Deciding to get your ears pierced is a big deal whether you're seven, seventeen, or well into your thirties. If you're getting ready to go for it, make sure you know the things that could happen to your body when you get your ears pierced. Some are minor and some could be a little dangerous, but it's good to be prepared for anything!
The first time I got my ears pierced, I was 12 years old. I went to a Claire's and, tragically, the girl pierced my ears unevenly! One of the holes was perfectly centered, but the other was barely on the tip of my lobe. This was completely devastating.
I took out the piercings and waited two years for the holes to fully close, and then went to a more professional piercing salon to get them re-pierced. And believe it or not, the technician put the back of one of the studs in too tight and my left lobe got completely infected. I think the universe just didn't want me to have pierced ears and I've since resigned myself to the little kid section of jewelry stores where all the epic clip-ons are.
While I totally doubt you'll have the same ridiculously bad luck when it comes to piercing your ears, make sure you know what to potentially expect.
1. You Could Have An Allergic Reaction
Dermatologist Amy J. Derick, M.D. told Huffington Post, "Nickel is a common allergen," and earrings made from the metal should be avoided. The American Academy of Dermatology (AAD) recommends piercing with earrings made from surgical grade steel, titanium, or at least 14K gold.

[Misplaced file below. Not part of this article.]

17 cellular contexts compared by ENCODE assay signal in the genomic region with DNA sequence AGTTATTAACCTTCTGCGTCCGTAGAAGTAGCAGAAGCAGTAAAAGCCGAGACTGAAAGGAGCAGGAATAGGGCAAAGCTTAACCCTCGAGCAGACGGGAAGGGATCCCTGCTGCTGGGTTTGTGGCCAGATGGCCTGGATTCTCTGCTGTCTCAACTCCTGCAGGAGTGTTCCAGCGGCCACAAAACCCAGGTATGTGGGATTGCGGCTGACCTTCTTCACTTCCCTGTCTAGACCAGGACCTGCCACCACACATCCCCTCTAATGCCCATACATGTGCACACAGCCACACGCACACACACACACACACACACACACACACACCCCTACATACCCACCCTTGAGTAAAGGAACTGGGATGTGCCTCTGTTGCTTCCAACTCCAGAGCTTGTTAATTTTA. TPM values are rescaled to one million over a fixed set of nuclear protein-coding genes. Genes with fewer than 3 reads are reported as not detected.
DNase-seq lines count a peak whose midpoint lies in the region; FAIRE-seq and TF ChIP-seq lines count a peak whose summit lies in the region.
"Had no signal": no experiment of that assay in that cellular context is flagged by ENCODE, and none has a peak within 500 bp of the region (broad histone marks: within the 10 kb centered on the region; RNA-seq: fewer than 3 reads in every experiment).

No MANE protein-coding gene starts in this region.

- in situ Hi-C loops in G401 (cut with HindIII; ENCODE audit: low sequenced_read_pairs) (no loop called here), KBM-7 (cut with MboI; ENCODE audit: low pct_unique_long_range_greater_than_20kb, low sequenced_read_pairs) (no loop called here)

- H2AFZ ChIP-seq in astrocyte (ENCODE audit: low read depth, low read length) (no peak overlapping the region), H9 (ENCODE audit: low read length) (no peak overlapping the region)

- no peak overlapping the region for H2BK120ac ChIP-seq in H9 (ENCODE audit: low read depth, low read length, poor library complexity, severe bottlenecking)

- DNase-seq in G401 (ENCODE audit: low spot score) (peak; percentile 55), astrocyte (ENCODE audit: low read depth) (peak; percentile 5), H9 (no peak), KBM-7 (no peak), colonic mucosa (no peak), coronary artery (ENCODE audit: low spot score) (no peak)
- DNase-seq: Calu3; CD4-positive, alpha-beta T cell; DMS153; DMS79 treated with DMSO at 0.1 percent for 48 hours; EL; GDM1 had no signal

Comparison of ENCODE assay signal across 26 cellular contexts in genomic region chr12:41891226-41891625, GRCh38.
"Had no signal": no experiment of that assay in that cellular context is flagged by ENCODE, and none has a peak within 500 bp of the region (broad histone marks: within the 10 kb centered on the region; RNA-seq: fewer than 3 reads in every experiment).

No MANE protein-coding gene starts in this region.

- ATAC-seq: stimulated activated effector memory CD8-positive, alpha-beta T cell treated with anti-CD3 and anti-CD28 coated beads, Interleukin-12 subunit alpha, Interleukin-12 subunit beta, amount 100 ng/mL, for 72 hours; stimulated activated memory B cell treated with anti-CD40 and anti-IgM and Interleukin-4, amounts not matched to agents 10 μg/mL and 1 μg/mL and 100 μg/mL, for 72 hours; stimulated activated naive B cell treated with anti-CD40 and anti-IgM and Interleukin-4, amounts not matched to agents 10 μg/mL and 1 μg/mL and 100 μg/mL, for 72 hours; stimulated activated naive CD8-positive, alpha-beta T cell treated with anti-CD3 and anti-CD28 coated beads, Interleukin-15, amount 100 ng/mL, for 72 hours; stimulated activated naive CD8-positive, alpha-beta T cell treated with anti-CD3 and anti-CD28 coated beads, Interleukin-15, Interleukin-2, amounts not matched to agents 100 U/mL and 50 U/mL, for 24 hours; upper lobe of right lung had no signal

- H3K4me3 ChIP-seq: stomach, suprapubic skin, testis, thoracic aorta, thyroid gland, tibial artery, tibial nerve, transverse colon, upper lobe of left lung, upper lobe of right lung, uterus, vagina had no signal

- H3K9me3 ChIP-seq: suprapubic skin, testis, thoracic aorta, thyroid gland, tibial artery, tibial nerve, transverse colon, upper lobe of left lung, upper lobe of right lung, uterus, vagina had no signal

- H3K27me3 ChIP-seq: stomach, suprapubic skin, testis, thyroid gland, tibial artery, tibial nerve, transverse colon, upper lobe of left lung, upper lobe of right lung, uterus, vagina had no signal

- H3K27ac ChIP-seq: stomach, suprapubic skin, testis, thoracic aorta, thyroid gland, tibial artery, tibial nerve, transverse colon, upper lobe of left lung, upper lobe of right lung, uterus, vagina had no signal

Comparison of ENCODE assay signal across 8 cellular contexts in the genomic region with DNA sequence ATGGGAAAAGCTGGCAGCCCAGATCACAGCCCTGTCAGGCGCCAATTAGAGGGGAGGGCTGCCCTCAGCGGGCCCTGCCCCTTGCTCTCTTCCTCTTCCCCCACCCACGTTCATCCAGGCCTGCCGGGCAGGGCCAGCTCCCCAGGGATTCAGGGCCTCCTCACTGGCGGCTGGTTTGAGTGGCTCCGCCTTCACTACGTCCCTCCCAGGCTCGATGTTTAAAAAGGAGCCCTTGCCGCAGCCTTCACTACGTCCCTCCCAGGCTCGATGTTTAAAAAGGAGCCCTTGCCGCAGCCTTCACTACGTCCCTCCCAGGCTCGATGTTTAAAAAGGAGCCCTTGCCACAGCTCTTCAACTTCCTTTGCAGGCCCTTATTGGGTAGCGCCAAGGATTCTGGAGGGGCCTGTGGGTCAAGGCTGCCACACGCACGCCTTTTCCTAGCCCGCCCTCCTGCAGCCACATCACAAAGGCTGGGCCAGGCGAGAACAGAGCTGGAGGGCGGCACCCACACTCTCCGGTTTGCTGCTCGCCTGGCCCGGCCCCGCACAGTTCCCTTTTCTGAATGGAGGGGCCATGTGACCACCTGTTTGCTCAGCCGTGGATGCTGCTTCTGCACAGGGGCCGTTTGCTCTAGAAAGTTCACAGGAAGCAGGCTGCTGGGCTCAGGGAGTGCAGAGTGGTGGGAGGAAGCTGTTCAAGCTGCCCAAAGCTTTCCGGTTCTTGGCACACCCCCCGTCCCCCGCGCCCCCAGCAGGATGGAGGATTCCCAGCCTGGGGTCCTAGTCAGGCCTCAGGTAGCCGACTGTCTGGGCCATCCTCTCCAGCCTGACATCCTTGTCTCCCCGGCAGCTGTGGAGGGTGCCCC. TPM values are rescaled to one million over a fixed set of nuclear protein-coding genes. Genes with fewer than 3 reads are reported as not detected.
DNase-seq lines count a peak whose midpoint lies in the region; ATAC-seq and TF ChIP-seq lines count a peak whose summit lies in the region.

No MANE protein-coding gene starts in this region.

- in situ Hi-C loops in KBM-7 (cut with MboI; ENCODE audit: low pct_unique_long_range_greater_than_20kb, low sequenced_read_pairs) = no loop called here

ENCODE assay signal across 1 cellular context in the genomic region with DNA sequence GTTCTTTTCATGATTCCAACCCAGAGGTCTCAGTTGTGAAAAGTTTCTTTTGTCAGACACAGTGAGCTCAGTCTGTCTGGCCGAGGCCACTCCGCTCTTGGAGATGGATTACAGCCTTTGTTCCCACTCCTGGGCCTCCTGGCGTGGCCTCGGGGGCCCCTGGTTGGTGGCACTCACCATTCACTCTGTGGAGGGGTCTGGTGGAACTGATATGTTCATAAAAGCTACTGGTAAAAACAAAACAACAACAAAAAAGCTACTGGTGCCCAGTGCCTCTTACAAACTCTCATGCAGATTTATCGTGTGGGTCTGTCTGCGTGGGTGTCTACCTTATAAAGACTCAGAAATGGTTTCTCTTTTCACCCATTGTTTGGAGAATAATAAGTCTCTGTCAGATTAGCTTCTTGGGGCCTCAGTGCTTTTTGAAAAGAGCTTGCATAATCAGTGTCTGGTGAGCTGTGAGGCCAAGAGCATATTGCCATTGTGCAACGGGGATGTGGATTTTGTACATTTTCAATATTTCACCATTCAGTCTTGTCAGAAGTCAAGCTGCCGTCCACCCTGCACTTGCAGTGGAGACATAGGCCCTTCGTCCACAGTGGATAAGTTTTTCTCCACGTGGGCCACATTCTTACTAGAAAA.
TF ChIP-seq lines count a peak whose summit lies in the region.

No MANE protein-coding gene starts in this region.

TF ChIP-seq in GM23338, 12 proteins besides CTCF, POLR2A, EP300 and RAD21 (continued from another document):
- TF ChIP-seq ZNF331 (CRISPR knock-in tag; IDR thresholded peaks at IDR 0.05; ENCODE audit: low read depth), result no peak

2. There Might Be (Totally Normal) Swelling
Master piercer J. Colby Smith explained to Teen Vogue that a little redness and swelling after a piercing is 100 percent normal, and "ice is the quickest way to reduce swelling."
3. The Piercing Could Get Infected
If you're constantly touching your piercing, it has a higher chance of getting infected. You should really only be touching your piercing to clean it and occasionally to turn it. Otherwise, fight the urge!
4. You Might Develop A Keloid
If you notice really dramatic swelling and a build up of scar tissue, you could be developing a keloid, which Livestrong defined as "a scar made of cartilage and forms as a result of an infection." You'll definitely need to hit up a dermatologist if this starts to happen, so don't wait around if your ear gets infected!
5. You Could Tear Your Earlobes
Once you have earrings, you need to be mindful about not getting them snagged when you're drying your hair with a towel or putting on a shirt and accidentally ripping through your lobe. The ADD explained that surgery is the only way to fix this, so try and be careful (especially if you are stretching gauges!).
6. Sleep May Be Uncomfortable
As Teen Vogue shared, it is completely typical for your freshly-pierced ears to be tender against your pillows. To take some of the pressure off, Smith advised "buying a travel pillow for your neck and situating your ear in the opening."
7. The Piercing Could Close
If you take your earrings out for too long, the holes can in fact close shut. You can either very carefully try to push earrings through (though you risk infection!) or go to a professional piercer to have them re-open the holes.
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